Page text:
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We have just started the second half of 2016 and it is the right time for you to review the financial goals that you have set for yourself. A lot of people set New Year’s resolutionsand according to Time.com, 2 out of 5 of the top resolutions are related to finances. 30% vowed to save more and spend less while 27% will focus on paying down their debts. Regardless of the type of financial target that you want to achieve this year, it is important to conduct a mid-year review to make sure you are right on track. Some people end up failing to meet their goals because they lack the will to follow through with their plans. If you are serious about your intentions to improve your financial position this 2016, you need to find the time to review your financial goals.
6-steps to follow when reviewing your financial targetsReviewing your financial goals may seem time-consuming but it is a necessary step to take - at least if you are serious about meeting your targets. Sometimes, if you do not make this review, the importance of the goals you set at the beginning of the year will wane. You might lose interest and give up on it. While it may seem irrelevant already, a review will allow you to double check if you really want to give up on the goal or not. There may be a need to cancel a goal because a better opportunity is up for grabs. You will never know unless you review your money targets. Some people think that this review is complicated - but in truth, it is not. You can accomplish this easily if you follow these 6 simple steps. Step 1: Review your list. Start by looking over your list. If you were serious about your financial goals at the beginning of the year, you should have written it down. At the very least, you should have placed it on your phone to remind yourself of the financial plans you have this year. In case you do not have this list, now is the right time to write things down. More often than not, failing to write your goals mean you have made very little progress on it. Worse, you may not have started on it at all. Writing down your goals will give you a sense of commitment to the project. Step 2: Check your progress. As you are looking at your list, you need to check if you have made progress on it. For instance, if part of your financial goals include paying off your student loans, calculate how much you have paid since the beginning of the year. Is it going as planned? Or did you miss out on payments? Maybe your progress is better than you thought? Make sure you list the specifics of the progress you have made - or any lack thereof. If anything, this can help motivate you to completely reach your goal. Step 3: Analyze the changes that happened so far. After looking over your list and identifying the progress you have made, you may want to analyze the changes that happened in your life. This time, you need to look beyond your finances. Look at your family and see if there are needs that came up since the start of this year. What about your job? How have things changed in the workplace? Do you have a sudden urge to switch careers? What about purchases? Is there are need to buy something that you did not have before? Step 4: Determine if your priorities changed. It is a fact that our priorities change as we age. An article from USNews.comdiscussed how the priorities of retirees change because their lifestyle changes along with it. The same is true for all age levels. As we get older, we go through changes that affect our perception of what is necessary and important. With all the changes that you encountered since you first listed your financial goals, you need to identify if they affected your priorities. In case your priorities changed, you need to check how this will affect your targets. In case the changes will not influence any of your priorities, then there is no harm done and you do not need to change anything about your targets. For instance, your car broke down just as you are trying to save up for the deposit on a house. Your home buying requirements might have to take a backseat because your priority will now be focused on your car expenses. Step 5: Decide if you will implement changes or not. Although the changes in your life may have altered your priorities, it is still up to you if you will let these affect your financial goals. For instance, if your car troubles can be fixed without altering your down paymentsaving targets, you can opt to sacrifice something else from your budget. Or you can choose to use the down payment you saved so you can buy a new car or have it fixed. You can always start saving again. You just have to alter your target to accommodate this change. You should also be careful about the changes that you will make. Remember, our priorities change over time. That means the changes that you may want to implement now may no longer be relevant in the next few months. Think carefully if you really want to divert from the initial path that you were trekking in the first half of this year. If your priorities changed because of emotional factors, it might not be a good basis to alter your money goals. Emotions can be misleading - so try to make decisions based on logic rather than your feelings. Step 6: Implement the changes. The final step is to implement the changes according to how it influenced your priorities. Make sure you either revise the old list or you create a new one. It is important to note what the changes are so you can revert to the old - in case you feel that you made a mistake in altering your initial path. Of course, regular reviews like this one will help ensure that your financial goals will always reflect your best interest according to the present circumstances.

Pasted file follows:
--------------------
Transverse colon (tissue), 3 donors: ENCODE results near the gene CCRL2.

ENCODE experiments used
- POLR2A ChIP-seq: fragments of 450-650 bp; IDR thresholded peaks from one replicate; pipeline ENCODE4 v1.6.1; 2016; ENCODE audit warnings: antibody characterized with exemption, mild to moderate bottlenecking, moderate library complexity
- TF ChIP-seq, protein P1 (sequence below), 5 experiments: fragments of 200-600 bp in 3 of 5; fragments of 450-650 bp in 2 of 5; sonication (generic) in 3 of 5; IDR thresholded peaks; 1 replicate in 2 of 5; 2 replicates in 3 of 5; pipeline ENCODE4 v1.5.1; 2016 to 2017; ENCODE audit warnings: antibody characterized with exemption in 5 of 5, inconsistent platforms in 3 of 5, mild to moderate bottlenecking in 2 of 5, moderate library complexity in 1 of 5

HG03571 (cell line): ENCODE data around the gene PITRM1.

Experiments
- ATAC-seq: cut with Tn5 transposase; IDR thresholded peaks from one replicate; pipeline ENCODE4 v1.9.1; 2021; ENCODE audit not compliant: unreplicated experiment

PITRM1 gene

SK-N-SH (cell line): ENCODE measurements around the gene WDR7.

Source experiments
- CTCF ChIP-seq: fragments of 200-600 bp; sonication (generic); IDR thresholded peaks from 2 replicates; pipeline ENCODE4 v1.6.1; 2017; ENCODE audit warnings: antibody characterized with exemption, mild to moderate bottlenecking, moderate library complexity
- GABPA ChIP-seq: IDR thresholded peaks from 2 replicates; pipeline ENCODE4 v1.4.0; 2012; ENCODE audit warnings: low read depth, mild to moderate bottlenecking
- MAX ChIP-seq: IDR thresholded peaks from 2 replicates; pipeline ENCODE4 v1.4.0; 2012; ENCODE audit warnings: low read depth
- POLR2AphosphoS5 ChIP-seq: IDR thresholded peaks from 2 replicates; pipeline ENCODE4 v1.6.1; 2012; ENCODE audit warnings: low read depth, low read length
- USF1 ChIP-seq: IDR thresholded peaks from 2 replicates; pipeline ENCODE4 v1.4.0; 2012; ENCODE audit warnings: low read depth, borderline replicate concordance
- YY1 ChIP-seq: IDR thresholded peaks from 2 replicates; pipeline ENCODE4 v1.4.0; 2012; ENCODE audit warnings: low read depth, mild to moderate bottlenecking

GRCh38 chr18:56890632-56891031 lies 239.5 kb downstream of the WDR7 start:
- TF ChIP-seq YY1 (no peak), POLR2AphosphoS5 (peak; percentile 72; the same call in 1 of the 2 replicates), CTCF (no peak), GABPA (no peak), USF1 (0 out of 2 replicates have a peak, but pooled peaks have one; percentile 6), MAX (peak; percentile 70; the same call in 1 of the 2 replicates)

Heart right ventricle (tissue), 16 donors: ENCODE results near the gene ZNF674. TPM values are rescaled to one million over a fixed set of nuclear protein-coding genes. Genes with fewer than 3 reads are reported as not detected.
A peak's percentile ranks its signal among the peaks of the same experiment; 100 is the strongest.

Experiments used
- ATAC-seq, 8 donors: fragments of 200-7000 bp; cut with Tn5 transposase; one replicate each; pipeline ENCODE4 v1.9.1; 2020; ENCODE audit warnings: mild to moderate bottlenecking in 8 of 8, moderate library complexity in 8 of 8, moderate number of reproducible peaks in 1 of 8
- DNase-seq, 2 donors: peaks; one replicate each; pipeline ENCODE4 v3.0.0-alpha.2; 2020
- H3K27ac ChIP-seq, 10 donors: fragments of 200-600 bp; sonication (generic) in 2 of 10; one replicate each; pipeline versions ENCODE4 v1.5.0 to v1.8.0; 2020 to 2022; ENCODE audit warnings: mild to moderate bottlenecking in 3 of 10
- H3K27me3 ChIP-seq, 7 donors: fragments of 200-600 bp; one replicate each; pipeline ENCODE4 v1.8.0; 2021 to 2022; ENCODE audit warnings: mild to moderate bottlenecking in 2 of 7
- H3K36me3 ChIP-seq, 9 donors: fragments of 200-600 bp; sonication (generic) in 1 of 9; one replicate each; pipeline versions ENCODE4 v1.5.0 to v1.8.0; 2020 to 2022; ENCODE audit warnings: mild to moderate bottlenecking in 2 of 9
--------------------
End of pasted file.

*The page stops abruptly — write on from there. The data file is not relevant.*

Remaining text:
Tips to help you commit to your money goalsMost of the time, setting and reviewing financial goals is not the real challenge. People oftentimes fail at their money goals because they lack the will, discipline, and motivation to complete the task that they started. Here are tips that will help you stick to the financial goals until you have successfully completed them.
- Create specific and time-sensitive goals. If your goal is vague or does not have a deadline, you will lose interest in meeting it. The sense of accomplishment will be lost because the definition of the goal is not clear.
- Have a visual representation of your target. PsychologyToday.comrevealed that our brain is more of an image processor. This is why a visual representation of your financial goal will motivate you to reach it. Post a photo of your dream house, vacation, or a debt-free life. Having these images in a highly visible place will motivate you to stick to your financial goals.
- Set up milestones. This is actually applicable to goals that you know will take a long time to complete. For instance, if you are paying off a student loan debt that is worth $30,000, you know that it will take years to complete. You should divide this goal into smaller targets - for instance, every $5,000 mark. This will help make the goal easier to accomplish because the milestones will take a shorter time to complete.
- Reward yourself after every milestone. To increase your motivation, you should think about small rewards to celebrate milestones. That way, you will feel a sense of anticipation for the next milestone and you will work hard to complete the next one.